Millions of bloggers around the world will be blogging today on Blog Action Day (Oct. 15, 2012) about The Power of We. You’ll see all sorts of great stories about how groups of people made a difference.
Because I’m a crime fiction writer, I wanted to take a different angle – The Dark Side of The Power of We. The power of groups to wound or destroy.
Coincidentally, October is also Anti-Bullying Month.
Most articles and studies about bullying deal with bullying among children, but little is said about bullying among adults. In this article, I’ll focus more on horse people, but bullying is an equal opportunity offender.
Is there bullying among horse people?
You bet, especially cyber-bullying in online groups, forums and social media.
The odds are good that no matter what you do with your horses – or any animal under your care – someone out there will take issue with your choices. Nowadays with social media, strangers have the capability of taking you to task in public.
Do we learn this from horses?
We horse people revere a herd animal with a genetic predisposition to live in groups with individuals ranked according to status. The Boss Horse is the horse that tells the others where to stand and when they can eat. The Boss horse enjoys the first and best resources, like food and water, or access to the strongest mates. A trade off is expected – the Boss is expected to lead and even protect.
I believe herd animals aren’t alone in this kind of programming. Human bullies get to the top by any means necessary, especially through intimidation, and forget about the part in which they’re also expected to protect.
What are we really teaching?
A lot of bullying happens in the guise of education. Yet, bullying only turns off the intended audience.
Yes, there’s a lot of sloppy horsemanship and horse keeping out there. A lot of people who care for horses don’t know as much as they need to know to keep everyone involved healthy and happy. Or they rely on old ways that may provide short-term rewards but set up for later long-term heartache and expense.
Yelling at them, calling them names, threatening them, generalizing and even stereotyping them isn’t going to help. My mother always told me, “I stopped listening when you raised your voice.” Unfortunately, a quiet voice is drowned out by many voices shouting at each other.
So, how do you know when you’re bullying?
You might be a bully if …
- you refer to any group as “they,” “them” or “those people”
- you engage in name-calling
- you have to type in all caps to express yourself
- you feel a little zing of power when you write
- you make people feel they can’t express a dissenting opinion
- you’re proud you get kicked off loops and websites for expressing your strong opinions
- you don’t care that you have a reputation for not getting along because you “tell it like it is” because living, feeling beings like your beloved ones are at stake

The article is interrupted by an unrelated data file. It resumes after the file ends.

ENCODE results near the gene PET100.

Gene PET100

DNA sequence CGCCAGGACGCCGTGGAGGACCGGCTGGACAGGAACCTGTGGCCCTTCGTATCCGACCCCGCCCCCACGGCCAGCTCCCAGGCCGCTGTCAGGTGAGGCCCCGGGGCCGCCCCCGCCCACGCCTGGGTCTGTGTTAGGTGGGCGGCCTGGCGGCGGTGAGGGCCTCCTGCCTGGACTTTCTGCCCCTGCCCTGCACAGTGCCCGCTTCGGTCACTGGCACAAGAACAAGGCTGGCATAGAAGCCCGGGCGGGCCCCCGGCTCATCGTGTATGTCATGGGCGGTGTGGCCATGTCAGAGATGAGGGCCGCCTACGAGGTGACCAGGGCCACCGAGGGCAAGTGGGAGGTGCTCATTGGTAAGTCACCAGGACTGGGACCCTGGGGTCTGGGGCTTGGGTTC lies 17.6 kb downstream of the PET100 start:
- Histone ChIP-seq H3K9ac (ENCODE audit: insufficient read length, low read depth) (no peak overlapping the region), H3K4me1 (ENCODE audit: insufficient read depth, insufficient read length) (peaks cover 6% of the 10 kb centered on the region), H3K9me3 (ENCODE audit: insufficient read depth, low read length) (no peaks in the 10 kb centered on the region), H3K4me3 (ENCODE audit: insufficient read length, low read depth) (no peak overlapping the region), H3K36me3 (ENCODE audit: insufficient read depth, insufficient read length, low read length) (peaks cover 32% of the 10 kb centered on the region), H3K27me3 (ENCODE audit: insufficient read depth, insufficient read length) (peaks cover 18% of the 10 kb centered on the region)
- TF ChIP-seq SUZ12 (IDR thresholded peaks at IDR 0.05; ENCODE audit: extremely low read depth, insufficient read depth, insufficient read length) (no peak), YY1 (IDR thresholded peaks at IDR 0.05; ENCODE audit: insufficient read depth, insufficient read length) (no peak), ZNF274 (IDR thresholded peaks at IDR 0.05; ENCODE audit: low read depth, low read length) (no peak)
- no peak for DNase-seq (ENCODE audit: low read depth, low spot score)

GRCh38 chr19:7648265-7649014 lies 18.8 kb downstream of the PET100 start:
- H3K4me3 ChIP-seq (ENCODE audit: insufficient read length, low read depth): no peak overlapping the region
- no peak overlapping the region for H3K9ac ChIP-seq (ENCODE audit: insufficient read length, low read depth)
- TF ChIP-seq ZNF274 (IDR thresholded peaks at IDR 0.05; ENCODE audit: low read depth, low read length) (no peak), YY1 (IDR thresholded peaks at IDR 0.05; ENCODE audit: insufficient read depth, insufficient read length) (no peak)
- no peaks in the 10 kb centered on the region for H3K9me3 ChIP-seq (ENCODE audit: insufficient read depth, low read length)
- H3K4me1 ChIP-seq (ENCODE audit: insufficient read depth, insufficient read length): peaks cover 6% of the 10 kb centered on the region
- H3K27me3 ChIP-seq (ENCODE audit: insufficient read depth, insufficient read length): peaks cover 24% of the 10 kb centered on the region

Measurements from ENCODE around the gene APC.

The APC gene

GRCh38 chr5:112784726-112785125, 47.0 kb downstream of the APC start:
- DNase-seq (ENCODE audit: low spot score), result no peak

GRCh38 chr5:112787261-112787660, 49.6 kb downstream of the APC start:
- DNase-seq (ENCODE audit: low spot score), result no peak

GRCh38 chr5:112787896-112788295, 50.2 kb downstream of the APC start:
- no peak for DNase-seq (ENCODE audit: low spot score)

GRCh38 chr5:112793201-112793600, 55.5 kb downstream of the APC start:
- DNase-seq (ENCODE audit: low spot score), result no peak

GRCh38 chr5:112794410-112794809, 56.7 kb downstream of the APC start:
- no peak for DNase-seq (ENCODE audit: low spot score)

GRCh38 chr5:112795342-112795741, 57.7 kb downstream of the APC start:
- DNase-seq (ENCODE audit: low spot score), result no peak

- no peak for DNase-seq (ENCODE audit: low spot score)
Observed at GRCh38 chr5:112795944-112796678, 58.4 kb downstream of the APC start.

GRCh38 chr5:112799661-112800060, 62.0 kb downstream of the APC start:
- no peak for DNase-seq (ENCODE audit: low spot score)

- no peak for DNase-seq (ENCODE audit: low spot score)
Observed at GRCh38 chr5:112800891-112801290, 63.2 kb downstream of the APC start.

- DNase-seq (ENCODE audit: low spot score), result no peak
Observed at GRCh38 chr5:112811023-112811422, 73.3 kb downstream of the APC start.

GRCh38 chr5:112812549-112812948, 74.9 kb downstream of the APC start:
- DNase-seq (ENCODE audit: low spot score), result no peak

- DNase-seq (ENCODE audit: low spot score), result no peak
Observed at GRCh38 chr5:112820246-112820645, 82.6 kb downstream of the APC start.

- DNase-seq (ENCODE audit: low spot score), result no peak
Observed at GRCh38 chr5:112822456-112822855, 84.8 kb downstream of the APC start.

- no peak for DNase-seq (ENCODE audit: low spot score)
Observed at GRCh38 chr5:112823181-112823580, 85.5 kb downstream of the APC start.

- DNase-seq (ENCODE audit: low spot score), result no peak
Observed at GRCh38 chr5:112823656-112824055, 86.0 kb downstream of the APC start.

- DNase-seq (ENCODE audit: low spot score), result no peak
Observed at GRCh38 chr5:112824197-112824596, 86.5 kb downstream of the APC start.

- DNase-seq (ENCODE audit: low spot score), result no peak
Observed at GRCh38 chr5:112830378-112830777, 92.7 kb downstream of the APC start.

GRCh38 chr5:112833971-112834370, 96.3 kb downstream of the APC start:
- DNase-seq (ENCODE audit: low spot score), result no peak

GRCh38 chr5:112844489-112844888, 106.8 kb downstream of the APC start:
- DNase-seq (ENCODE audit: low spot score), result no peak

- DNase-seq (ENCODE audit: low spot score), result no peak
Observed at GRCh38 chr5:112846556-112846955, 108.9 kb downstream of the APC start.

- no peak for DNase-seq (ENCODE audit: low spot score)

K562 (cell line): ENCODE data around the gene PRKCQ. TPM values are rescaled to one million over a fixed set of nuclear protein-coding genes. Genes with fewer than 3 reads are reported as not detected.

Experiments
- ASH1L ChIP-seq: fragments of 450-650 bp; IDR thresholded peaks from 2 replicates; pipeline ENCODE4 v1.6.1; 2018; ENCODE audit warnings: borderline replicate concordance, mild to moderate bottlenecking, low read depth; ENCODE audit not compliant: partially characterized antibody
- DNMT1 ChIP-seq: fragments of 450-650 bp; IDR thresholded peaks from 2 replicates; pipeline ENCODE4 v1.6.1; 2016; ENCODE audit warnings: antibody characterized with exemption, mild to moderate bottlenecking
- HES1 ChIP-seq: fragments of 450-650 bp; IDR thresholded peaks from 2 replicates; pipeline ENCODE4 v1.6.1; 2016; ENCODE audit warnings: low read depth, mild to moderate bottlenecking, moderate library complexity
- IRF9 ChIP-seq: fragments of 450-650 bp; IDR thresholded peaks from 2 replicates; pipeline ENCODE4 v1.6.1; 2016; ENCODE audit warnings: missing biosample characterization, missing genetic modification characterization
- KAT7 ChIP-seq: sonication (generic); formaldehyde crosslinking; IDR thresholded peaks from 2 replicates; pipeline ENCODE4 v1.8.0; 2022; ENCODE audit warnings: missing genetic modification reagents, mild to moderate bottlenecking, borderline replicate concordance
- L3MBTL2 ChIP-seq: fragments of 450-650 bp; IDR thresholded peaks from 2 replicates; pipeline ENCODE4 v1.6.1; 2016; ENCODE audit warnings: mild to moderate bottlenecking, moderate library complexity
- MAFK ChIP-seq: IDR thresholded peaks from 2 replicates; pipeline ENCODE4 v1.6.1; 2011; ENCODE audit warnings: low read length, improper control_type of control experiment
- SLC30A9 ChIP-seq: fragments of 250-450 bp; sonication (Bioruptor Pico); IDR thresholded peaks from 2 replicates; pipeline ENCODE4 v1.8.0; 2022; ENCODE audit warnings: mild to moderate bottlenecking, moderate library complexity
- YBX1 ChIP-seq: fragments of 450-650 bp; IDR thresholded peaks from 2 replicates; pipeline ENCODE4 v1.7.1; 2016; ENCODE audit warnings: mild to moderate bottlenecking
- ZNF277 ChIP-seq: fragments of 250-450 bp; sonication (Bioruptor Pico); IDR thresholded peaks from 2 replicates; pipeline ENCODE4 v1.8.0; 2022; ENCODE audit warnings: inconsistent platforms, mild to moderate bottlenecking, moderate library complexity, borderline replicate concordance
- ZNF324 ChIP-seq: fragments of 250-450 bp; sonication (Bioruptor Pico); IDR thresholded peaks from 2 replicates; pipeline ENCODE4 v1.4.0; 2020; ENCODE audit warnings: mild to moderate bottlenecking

See? No wonder children can’t get it right, either, when the adults in their lives believe forcing their opinions on anyone is acceptable behavior.
We live in interesting times, and they’ve been a long time coming. Not that long ago, someone who’d “get up in your face” was the new spunky. We listen to “shock jocks” every morning on the radio. We used to watch a game show in which the loser was told, “You are the Missing Link. Goodbye!” A TV talent show judge minces no words and becomes a cultural icon as a hatchet man. Now, regular people shout politics at each other on social media just like the political pundits on TV. (I’m revising this post a bit four years later. The US presidential candidates are now infamous for bullying.)
So much popular culture elevates bullying to entertainment. We all have to watch ourselves. It’s easy to be a bully, even with patience and a deep sense of right and wrong. We’ve lived on the slippery slope for so long we’ve forgotten we’re out of balance.
Back to horse people. If we bicker and bully among our own, will parents send their children to us for lessons and summer camp? Will non-horse owners vote along with us when laws come along that could benefit or be detrimental to us?
Then again, parents are subject to the same cultural waves as we are. Some may want to teach their children how to be dominant. I can’t help but think of that scene in BEETLEJUICE (1988) in which a mother storms up the stairs to confront the ghosts haunting the house and tells her teenage daughter, “Lydia, I have a chance to teach you something here: you have got to take the upper hand in all situations or people, whether they’re dead or alive, will walk all over you.”
Even if it isn’t in our personal natures, the need to dominate has become such a large part of our cultural landscape that it seems to be the norm.
We have the gift of Free Will, so we can choose to rise above our natures and the times in which we live and accept the risks. We may not be heard among the din, and we may be heard enough to draw the fire onto ourselves. The courage to listen to the voices of our better angels is the everyday version of the power of we.
For more about adult bullying, click on the link
And a big “thank you” to Marian Lanouette, author of the Jake Carrington mysteries, starting with IF I FAIL.